A diver embraces a zebra shark during the Sunshine Aquarium’s annual Santa Dive performance in Japan in 2013. Even though Japan is less than one percent Christian, Christmas is a popular holiday.
A diver embraces a zebra shark during the Sunshine Aquarium’s annual Santa Dive performance in Japan in 2013. Even though Japan is less than one percent Christian, Christmas is a popular holiday.
Photograph by Shizuo Kambayashi, AP

How Christmas is celebrated around the world

From fish in the bathtub to a witchy version of Santa Claus, here are a few cultural spins on the global holiday.

It’s Christmas Eve and there’s an unexpected knock at the door. If you’re in the United States, it may be a gaggle of carolers who have come to serenade you. If you’re in Argentina, it might be neighbors arriving to exchange gifts and light fireworks. If you’re in Newfoundland, it could be friends disguised in costumes who perform comedy sketches until you can guess who they are.

Christmas, an annual holiday that commemorates the birth of Jesus Christ, is celebrated in unique ways in different countries, even those with few Christians. Secular celebrations of Christmas are commonplace around the world: India is less than three percent Christian, but Christmas is a national holiday. Only one percent of Japan's population is Christian, but Santa impersonators and holiday music still fill department stores. In the U.S., each person will spend more than $1,000 on the holiday, according to the National Retail Federation. (See the electric and eclectic ways Americans decorate for Christmas.)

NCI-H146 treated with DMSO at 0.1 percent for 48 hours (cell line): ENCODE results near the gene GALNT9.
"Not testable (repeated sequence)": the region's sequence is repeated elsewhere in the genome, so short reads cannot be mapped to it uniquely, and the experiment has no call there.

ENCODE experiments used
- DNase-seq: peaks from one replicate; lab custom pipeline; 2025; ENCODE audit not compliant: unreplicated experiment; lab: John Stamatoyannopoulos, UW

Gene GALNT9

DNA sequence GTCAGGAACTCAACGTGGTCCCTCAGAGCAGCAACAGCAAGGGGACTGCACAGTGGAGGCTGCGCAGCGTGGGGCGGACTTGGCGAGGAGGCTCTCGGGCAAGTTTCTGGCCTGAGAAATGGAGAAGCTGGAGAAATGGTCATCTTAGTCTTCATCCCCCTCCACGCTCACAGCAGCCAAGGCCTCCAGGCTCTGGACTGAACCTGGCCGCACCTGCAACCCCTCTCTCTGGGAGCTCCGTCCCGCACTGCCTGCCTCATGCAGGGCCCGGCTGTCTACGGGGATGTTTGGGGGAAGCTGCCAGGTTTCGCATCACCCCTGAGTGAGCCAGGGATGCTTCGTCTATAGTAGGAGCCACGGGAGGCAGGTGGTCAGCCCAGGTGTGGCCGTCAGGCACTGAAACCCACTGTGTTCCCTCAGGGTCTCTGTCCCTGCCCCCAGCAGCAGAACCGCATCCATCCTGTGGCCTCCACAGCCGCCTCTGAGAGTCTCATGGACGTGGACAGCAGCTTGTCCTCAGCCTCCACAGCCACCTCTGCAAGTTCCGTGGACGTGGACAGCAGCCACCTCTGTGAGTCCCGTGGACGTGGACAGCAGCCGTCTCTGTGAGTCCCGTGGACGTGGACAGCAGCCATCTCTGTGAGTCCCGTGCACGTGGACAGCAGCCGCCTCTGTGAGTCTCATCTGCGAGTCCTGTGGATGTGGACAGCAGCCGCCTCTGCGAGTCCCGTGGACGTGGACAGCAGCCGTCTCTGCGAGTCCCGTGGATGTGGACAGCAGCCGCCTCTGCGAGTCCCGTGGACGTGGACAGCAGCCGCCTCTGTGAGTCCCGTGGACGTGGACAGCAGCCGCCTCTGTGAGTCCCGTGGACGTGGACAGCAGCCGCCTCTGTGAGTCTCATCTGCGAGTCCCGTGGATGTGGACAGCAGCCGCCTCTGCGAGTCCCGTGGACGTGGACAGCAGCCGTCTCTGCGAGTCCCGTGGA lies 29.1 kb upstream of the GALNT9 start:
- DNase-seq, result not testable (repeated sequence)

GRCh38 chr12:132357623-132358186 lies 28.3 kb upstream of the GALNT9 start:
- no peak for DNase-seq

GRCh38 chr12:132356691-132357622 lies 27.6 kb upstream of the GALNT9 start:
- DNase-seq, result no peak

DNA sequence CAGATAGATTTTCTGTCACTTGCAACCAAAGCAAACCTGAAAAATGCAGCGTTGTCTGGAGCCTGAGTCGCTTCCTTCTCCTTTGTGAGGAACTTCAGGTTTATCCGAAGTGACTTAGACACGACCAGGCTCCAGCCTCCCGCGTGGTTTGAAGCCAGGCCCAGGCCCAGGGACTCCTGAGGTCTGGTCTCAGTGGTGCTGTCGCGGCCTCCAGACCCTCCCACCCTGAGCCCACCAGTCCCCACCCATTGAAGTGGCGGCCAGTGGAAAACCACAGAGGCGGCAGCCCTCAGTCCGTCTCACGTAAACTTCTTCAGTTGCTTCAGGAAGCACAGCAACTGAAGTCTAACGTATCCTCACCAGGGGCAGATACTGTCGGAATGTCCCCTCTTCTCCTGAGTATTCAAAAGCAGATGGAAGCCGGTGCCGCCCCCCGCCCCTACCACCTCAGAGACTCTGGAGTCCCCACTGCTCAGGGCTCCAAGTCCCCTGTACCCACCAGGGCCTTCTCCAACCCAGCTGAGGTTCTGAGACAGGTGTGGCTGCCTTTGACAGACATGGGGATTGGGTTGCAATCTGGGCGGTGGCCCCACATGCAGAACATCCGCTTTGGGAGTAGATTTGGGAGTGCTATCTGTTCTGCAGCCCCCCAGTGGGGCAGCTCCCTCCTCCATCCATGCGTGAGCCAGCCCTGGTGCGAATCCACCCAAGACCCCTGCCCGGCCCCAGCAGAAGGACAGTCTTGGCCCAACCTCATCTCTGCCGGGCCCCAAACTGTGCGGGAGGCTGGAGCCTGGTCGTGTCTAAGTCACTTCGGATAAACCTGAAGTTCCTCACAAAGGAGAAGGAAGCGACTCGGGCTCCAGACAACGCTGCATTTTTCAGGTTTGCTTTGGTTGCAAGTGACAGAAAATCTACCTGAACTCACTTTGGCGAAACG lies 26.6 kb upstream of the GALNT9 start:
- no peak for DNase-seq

Shaped by cultural norms, Christmas celebrations often have local flair. In Bethlehem, the birthplace of Jesus, Christians display nativity scenes and mark their doors with crosses. They fill churches on Christmas Eve to watch an annual procession. In Syria, children wait for presents from the youngest of the three wise men’s camels, not Santa. Italy also has its own version of the jolly fat man. Befana, the Italian witch, delivers presents to good children but kidnaps troublemakers for her hungry husband, according to legend. (Here's the surprising origins of Santa Claus.)

In every country, food takes center stage. In Ukraine, ambitious feasters enjoy a 12-course meal—one for every apostle. In Japan, it’s common for families to visit the American fast-food chain KFC for dinner. In Poland, carp featured during dinner are often kept in the family bathtub for days before its debut on a plate. Afterwards, it’s common for its scales to be kept for good luck.

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